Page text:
Quick custom flu vaccines
© BioMed Central Ltd 2003
Published: 10 April 2003
A genetic technique that accelerates development of vaccines against some emerging viruses has resulted in an experimental vaccine designed to fight a new form of avian influenza that killed at least one person in Hong Kong in February. Researchers at St. Jude Children's Research Hospital in Memphis, Tennessee, say their approach, based on reverse genetics, means much speedier creation of influenza vaccines. Other researchers agree, and expect that eventually the method can be applied to additional diseases.
SARS, however, is probably not one of them because the genome of its suspected agent, a novel coronavirus, is far too big. The National Institute of Allergy and Infectious Disease announced Friday that it had begun working on a SARS vaccine, but director Anthony Fauci warned the effort would take at least a year or more.
"The particular system we used was one developed here at St. Jude, the so-called eight-plasmid reverse genetic system," said Richard Webby, who developed the new flu vaccine with colleague Daniel Perez. "What this allows us to do is custom-make an influenza virus. We can remove bits, we can add bits, and we can swap and change."
Influenza vaccine is usually made via classical reassortment between two influenza viruses. That is followed by antibody selection for the particular combination of genes desired. Researchers attempt to zero in on a combination that melds RNA sequences for the two surface glycoproteins from the target strain with six other sequences from a harmless 'master' strain. Checking each reassorted virus to identify one with the desired RNA sequences takes a lot of time, however, Webby explained. From the moment a new strain is identified, it can take two to three months before the vaccine production process in eggs can even begin.
Reverse genetics cuts down on that time dramatically. Researchers clone individual gene sequences of the virus, hand-selecting the sequences for the two target glycoproteins to combine with master strain sequences. "The only thing we will get out at the other end is that particular combination. We don't have to go through a lot of selection of individual viruses," Webby said. The technique also gets around another hurdle. H5N1 is so pathogenic that it kills chicken eggs, making it impossible to grow it to the titers necessary for vaccine development. "What reverse genetics allows you to do is to remove the molecular features that are responsible for that pathogenicity," he added.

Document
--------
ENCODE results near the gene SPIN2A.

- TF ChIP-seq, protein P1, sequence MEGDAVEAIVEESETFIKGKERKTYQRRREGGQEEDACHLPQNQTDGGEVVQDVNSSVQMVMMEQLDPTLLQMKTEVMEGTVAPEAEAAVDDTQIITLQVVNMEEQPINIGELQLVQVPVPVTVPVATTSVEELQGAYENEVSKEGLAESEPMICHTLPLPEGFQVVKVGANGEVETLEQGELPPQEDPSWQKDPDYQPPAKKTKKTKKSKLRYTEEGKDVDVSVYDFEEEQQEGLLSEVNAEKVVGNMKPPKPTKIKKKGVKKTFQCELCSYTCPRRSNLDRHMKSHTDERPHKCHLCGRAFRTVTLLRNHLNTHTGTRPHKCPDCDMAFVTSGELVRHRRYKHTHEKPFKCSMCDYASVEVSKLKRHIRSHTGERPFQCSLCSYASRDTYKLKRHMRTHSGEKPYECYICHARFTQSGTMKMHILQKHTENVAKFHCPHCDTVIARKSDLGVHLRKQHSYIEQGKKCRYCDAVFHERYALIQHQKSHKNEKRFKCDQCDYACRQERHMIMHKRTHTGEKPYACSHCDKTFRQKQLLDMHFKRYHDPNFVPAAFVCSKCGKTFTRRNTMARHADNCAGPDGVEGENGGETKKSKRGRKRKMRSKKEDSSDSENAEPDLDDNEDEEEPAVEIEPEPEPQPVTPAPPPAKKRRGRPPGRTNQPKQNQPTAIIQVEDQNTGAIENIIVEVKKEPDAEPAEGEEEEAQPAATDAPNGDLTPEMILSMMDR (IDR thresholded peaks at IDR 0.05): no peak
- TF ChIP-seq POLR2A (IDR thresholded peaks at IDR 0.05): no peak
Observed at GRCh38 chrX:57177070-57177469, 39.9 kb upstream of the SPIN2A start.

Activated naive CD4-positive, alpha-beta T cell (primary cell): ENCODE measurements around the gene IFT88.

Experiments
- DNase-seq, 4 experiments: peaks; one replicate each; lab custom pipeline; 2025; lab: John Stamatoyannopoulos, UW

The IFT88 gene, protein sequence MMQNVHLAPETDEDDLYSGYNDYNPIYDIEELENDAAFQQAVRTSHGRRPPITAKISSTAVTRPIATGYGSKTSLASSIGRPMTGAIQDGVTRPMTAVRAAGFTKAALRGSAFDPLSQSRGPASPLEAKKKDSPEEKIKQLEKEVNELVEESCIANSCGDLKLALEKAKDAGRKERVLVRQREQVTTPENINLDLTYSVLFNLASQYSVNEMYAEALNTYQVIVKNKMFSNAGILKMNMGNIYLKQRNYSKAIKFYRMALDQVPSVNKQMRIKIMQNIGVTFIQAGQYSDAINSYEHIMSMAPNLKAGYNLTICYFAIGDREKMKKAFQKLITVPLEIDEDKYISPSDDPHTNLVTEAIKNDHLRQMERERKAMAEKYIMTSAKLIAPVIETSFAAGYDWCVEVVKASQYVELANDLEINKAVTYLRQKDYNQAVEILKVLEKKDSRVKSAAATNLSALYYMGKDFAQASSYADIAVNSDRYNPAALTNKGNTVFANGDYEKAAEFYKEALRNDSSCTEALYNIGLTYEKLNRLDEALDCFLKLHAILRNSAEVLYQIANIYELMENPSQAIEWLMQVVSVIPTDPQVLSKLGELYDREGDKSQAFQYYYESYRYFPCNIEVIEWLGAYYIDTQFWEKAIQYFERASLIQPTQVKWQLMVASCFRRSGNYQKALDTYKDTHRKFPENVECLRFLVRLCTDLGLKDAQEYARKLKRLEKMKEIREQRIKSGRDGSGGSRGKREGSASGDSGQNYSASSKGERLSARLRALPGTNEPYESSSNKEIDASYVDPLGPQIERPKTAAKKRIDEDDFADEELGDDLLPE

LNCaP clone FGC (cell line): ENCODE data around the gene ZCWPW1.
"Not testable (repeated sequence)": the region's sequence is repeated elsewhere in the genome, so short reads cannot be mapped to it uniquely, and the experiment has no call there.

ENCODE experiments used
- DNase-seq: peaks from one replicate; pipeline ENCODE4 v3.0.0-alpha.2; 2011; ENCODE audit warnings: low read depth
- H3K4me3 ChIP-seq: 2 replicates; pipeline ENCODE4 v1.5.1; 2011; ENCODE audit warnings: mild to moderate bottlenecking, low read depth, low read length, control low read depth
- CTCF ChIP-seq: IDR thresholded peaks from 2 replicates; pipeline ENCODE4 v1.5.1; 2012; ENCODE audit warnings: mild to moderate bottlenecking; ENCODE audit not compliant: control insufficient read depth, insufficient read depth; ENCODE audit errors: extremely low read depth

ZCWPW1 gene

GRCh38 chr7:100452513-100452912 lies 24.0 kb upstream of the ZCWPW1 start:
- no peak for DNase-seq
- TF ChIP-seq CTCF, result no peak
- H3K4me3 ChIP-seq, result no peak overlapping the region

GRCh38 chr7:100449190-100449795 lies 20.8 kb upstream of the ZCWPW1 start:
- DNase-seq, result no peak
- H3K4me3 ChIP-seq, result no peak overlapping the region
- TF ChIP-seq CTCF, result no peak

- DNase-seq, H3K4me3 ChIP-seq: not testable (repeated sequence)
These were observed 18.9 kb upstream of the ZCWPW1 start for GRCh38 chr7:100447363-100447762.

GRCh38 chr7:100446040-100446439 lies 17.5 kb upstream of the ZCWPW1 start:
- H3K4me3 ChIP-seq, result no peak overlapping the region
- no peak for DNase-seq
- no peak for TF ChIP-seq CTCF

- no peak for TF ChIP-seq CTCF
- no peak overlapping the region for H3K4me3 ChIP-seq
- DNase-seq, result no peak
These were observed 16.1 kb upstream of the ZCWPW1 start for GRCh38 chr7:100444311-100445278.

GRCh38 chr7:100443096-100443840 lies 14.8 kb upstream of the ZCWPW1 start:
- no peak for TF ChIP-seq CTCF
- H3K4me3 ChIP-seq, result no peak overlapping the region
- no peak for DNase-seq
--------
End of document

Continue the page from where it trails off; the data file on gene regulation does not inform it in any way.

The reverse genetic technique certainly does speed up the process of developing a vaccine, said Yoshihiro Kawaoka, who holds joint appointments at the University of Wisconsin and the University of Tokyo. In 1999, Kawaoka and his colleagues showed that reverse genetics could be used to build flu viruses one RNA segment at a time (Proc Natl Acad Sci USA 1999, 96:9345-9350). "You can make vaccine strains in one week," Kawaoka said. He and his colleagues are attempting to extend the method to other viral diseases.
"The use of plasmid-based reverse genetics methods to generate influenza virus vaccine strains is not only a faster methodology, but also allows the insertion of novel safety markers in the vaccine strains, an important consideration when dealing with highly pathogenic influenza viruses, such as the potential pandemic H5N1 virus," said Adolfo Garcia-Sastre, RNA virus researcher at the Mount Sinai School of Medicine. "This facilitates the handling of the vaccine strains before their inactivation to be used as killed vaccines."
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- St. Jude Children's Research Hospital, [http://www.stjude.org/]
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